For the last several decades, China’s economy has been growing at an extraordinary clip and now stands as the second largest economy in the world. Inevitably that rate must slow, which is exactly what has happened each year since 2010.

The absolute rate of growth of the economy is a strong point of pride in China, and authorities in the country have historically made it clear each year what they would like to see as the target growth rate. For the last several years, however, that growth mandate may have come at the expense of stability in the economy.

China is unique in that much of the private sector is concentrated in state-owned enterprises (SOE), which can be heavily influenced by government entities. Some critics have argued that these state-owned corporations have been encouraged to take on excessive leverage in order to help prop up the culturally significant gross domestic product (GDP) growth rate. This way, a hard landing would make way for a gradual slowdown. The hard landing has thus far been avoided, but at a cost, as China’s total debt/GDP ratio has soared in recent years, climbing from 194% of GDP in 2011 to 258% at the end of 2016.(1)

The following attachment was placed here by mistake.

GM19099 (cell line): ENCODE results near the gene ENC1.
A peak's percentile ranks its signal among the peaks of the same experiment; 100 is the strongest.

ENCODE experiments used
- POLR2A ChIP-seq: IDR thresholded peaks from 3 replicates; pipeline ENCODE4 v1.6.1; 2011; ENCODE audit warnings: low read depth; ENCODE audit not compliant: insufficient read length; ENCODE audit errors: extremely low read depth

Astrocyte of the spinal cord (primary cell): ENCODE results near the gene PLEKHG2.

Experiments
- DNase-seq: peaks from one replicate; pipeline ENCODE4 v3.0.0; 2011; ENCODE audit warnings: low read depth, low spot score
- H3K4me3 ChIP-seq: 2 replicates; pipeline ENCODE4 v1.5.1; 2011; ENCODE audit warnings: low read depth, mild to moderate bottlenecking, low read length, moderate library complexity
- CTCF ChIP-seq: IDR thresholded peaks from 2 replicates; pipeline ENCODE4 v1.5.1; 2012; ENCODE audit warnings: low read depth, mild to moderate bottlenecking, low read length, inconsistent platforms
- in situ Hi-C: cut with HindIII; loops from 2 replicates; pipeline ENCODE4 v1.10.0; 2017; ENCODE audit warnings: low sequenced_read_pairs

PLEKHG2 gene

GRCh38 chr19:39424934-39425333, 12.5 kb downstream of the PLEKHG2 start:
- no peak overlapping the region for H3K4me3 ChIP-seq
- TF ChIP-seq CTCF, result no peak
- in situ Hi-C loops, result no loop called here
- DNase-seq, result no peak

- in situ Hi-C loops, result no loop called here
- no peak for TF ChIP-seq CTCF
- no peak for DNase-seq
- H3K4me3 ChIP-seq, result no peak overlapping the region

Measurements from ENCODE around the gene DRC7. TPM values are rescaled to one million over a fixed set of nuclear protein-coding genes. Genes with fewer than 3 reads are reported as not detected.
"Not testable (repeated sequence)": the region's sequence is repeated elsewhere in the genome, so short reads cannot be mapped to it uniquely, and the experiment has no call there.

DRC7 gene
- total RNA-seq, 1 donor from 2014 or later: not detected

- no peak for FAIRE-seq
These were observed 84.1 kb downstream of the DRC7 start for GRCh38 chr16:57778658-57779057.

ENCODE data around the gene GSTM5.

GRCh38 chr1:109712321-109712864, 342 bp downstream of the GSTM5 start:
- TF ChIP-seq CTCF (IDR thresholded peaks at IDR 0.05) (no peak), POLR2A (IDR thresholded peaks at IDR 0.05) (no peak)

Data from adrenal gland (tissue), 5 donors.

Changes Coming from the Top

The Chinese authorities had seemed to largely ignore the growing number of red flags as long as the economy chugged along as desired. However, the past few months have seen a marked change in behavior from the top down.

  • In March, China’s premier, Li Keqiang, set the 2017 GDP growth target of “around 6.5%, or higher if possible,” (2) providing flexibility in verbiage and implying that the minimum growth rate was not the traditional meet-or-else requirement.
  • On April 25, President Xi Jinping gathered together some of the top politicians to discuss “safeguarding national financial-market security.” (3) That the president led this meeting (as opposed to bankers and regulators) should underscore how serious the government is about fixing the debt issue.
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